OAKLAND, Calif. — The Oakland Athletics had been down and doubted so many times during this remarkable year that a four-run deficit against the two-time reigning AL champions hardly fazed this get-after-it bunch.
They rallied, thanks to the same grit and determined, prove-you-wrong approach this group has demonstrated since Day 1.
From 13 games back on June 30 to AL West champions on the final day.
"We knew all along we had the chance to do it," right fielder Josh Reddick said. "We swept New York here, we swept Boston here. Doing it to these guys was never out of the question."
The A's captured their first division crown in six years with another improbable rally in a season full of them, coming back once more to stun the Texas Rangers 12-5 Wednesday.
The A's needed a sweep and they delivered. They overcame a five-game deficit in the final nine days and took sole possession of the West's top spot for the first time this year.
"I don't think a single one of us was worried," said Brandon Moss, who drove in three runs. "We weren't supposed to be here, for one. For two, they were the ones with everything to lose today. They had the division lead almost all season and they were trying to cling to it. We had nothing to lose. Everything was ours to win."
Josh Hamilton dropped a fly ball in center field for a two-run error that put the A's (94-68) ahead 7-5 in a six-run fourth inning. The A's only added to Texas' troubles the rest of the way.
The A's are Motown-bound again.
While Hamilton's Rangers (93-69) are headed to the new one-game, wild-card playoff at home against Baltimore on Friday, the A's get two days off before opening the division series at Detroit on Saturday in their first postseason appearance since being swept by the Tigers in the 2006 AL championship series.
It was snowing in Detroit when the A's arrived in the Motor City that time.
"It's going to be a tough matchup," manager Bob Melvin said. "They have a very powerful lineup that can certainly score some runs. They also have great starting pitching. We will have our work cut out for us."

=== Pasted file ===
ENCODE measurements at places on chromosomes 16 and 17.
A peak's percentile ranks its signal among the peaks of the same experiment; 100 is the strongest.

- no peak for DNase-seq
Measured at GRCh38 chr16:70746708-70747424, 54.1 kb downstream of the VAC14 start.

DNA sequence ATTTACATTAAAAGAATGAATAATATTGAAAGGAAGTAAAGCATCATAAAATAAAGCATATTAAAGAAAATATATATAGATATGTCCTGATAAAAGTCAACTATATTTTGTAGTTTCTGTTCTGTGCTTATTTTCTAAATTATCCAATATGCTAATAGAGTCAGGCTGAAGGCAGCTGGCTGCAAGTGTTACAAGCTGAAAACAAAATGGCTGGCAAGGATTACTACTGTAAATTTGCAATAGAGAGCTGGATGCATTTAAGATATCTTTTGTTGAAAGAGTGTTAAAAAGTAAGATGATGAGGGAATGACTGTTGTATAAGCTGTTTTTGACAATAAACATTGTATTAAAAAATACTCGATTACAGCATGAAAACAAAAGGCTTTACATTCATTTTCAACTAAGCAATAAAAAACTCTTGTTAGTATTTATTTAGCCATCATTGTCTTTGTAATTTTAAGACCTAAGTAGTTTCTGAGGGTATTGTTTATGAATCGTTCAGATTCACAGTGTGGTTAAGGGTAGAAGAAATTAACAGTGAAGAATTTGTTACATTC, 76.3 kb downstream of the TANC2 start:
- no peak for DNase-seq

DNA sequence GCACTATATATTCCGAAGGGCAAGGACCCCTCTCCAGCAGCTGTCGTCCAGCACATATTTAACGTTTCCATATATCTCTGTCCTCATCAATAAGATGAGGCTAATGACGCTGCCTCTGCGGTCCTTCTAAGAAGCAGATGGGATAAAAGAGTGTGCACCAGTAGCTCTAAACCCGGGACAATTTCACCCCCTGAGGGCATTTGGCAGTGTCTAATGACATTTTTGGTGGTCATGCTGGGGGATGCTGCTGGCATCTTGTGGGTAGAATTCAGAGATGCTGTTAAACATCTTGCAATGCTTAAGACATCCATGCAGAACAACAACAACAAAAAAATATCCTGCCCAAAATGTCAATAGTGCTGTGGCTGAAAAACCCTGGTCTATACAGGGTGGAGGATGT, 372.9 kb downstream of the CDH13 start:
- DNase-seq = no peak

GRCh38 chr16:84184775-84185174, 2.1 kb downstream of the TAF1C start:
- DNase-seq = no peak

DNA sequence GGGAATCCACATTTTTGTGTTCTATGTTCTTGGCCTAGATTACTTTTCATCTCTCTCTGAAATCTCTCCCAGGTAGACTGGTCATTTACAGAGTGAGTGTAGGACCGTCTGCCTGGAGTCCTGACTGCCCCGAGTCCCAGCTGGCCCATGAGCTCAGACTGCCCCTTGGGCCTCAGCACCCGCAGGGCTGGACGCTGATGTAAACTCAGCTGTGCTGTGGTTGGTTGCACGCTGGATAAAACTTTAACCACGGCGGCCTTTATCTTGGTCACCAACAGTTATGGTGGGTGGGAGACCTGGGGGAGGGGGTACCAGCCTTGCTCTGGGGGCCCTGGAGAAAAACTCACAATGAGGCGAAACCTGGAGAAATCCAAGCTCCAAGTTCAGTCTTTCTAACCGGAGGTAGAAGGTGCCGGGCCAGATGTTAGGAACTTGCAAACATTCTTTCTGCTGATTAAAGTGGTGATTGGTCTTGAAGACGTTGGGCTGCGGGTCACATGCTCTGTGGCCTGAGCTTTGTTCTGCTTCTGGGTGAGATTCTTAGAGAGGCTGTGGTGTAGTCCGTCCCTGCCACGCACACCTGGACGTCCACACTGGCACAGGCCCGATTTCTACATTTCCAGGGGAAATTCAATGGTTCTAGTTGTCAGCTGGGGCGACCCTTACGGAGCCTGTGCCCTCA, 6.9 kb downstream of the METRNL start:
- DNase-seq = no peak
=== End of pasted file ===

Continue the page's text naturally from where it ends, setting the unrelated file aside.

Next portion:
Grant Balfour retired Michael Young on a fly to center for the final out, then raised his arms in the air as the A's streamed out of the dugout and began bouncing up and down in the infield.
"2012 AL WEST CHAMPIONS" flashed on the scoreboard two days after the A's clinched a playoff spot Monday and held a wild dance party in the clubhouse.
"I'm glad there's not one tomorrow or Friday," owner Lew Wolff said. "I can relax and go home. I'm running out of underwear."
Players high-fived fans while taking a victory lap through the rundown Coliseum, where the outfield still has a light patch of grass from football in the venue shared by the NFL's Raiders.
Soon, the celebratory champagne and beer made its way to the field – and players sprayed it into the stands. The A's returned to the field almost an hour later to greet fans still gathered along the top of the dugout.
Oakland pulled off another remarkable performance in a season defined by thrilling walkoffs, rallies and whipped-cream pie celebrations by a team that was never supposed to be here.
A club that trailed Texas by 13 games on June 30. A club with a $59.5 million payroll, lowest in baseball. General manager Billy Beane found ways to get a blue-collar franchise back to the playoffs.